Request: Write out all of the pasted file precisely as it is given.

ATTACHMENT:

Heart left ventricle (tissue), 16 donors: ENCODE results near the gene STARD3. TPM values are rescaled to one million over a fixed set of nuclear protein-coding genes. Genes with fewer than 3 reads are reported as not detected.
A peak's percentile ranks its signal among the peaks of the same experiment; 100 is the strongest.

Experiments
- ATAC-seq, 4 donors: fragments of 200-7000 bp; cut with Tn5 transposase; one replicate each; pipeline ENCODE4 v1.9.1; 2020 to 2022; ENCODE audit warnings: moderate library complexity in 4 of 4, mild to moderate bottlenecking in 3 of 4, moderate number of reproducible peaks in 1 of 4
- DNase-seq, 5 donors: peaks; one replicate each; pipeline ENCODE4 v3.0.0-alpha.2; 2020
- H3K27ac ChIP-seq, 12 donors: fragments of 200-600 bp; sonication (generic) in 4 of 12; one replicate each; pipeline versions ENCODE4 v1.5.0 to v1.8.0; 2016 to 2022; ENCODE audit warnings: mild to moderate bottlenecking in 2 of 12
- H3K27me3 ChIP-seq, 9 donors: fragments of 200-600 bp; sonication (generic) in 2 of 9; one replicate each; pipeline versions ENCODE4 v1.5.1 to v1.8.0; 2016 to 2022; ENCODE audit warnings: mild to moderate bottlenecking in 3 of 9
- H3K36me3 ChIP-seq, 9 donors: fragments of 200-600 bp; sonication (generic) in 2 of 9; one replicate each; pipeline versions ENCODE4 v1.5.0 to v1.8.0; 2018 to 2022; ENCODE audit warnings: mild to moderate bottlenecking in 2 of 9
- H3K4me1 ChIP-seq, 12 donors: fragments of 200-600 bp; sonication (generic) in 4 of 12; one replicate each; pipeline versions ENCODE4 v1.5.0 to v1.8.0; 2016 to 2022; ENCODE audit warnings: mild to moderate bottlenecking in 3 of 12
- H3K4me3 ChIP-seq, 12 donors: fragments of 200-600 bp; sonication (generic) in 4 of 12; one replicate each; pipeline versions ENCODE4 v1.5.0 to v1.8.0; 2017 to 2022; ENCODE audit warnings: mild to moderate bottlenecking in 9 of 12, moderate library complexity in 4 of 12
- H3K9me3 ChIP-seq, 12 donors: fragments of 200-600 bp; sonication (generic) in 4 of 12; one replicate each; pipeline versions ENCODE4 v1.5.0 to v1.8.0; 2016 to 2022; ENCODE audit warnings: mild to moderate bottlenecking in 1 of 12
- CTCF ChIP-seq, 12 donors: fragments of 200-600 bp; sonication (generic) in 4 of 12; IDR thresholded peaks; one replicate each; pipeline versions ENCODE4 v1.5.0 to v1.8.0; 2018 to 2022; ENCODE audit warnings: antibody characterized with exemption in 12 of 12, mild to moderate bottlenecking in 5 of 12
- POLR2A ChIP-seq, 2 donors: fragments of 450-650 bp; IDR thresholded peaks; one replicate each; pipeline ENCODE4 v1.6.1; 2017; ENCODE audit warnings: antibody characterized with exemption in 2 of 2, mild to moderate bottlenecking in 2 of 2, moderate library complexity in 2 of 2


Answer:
Heart left ventricle (tissue), 16 donors: ENCODE results near the gene STARD3. TPM values are rescaled to one million over a fixed set of nuclear protein-coding genes. Genes with fewer than 3 reads are reported as not detected.
A peak's percentile ranks its signal among the peaks of the same experiment; 100 is the strongest.

Experiments
- ATAC-seq, 4 donors: fragments of 200-7000 bp; cut with Tn5 transposase; one replicate each; pipeline ENCODE4 v1.9.1; 2020 to 2022; ENCODE audit warnings: moderate library complexity in 4 of 4, mild to moderate bottlenecking in 3 of 4, moderate number of reproducible peaks in 1 of 4
- DNase-seq, 5 donors: peaks; one replicate each; pipeline ENCODE4 v3.0.0-alpha.2; 2020
- H3K27ac ChIP-seq, 12 donors: fragments of 200-600 bp; sonication (generic) in 4 of 12; one replicate each; pipeline versions ENCODE4 v1.5.0 to v1.8.0; 2016 to 2022; ENCODE audit warnings: mild to moderate bottlenecking in 2 of 12
- H3K27me3 ChIP-seq, 9 donors: fragments of 200-600 bp; sonication (generic) in 2 of 9; one replicate each; pipeline versions ENCODE4 v1.5.1 to v1.8.0; 2016 to 2022; ENCODE audit warnings: mild to moderate bottlenecking in 3 of 9
- H3K36me3 ChIP-seq, 9 donors: fragments of 200-600 bp; sonication (generic) in 2 of 9; one replicate each; pipeline versions ENCODE4 v1.5.0 to v1.8.0; 2018 to 2022; ENCODE audit warnings: mild to moderate bottlenecking in 2 of 9
- H3K4me1 ChIP-seq, 12 donors: fragments of 200-600 bp; sonication (generic) in 4 of 12; one replicate each; pipeline versions ENCODE4 v1.5.0 to v1.8.0; 2016 to 2022; ENCODE audit warnings: mild to moderate bottlenecking in 3 of 12
- H3K4me3 ChIP-seq, 12 donors: fragments of 200-600 bp; sonication (generic) in 4 of 12; one replicate each; pipeline versions ENCODE4 v1.5.0 to v1.8.0; 2017 to 2022; ENCODE audit warnings: mild to moderate bottlenecking in 9 of 12, moderate library complexity in 4 of 12
- H3K9me3 ChIP-seq, 12 donors: fragments of 200-600 bp; sonication (generic) in 4 of 12; one replicate each; pipeline versions ENCODE4 v1.5.0 to v1.8.0; 2016 to 2022; ENCODE audit warnings: mild to moderate bottlenecking in 1 of 12
- CTCF ChIP-seq, 12 donors: fragments of 200-600 bp; sonication (generic) in 4 of 12; IDR thresholded peaks; one replicate each; pipeline versions ENCODE4 v1.5.0 to v1.8.0; 2018 to 2022; ENCODE audit warnings: antibody characterized with exemption in 12 of 12, mild to moderate bottlenecking in 5 of 12
- POLR2A ChIP-seq, 2 donors: fragments of 450-650 bp; IDR thresholded peaks; one replicate each; pipeline ENCODE4 v1.6.1; 2017; ENCODE audit warnings: antibody characterized with exemption in 2 of 2, mild to moderate bottlenecking in 2 of 2, moderate library complexity in 2 of 2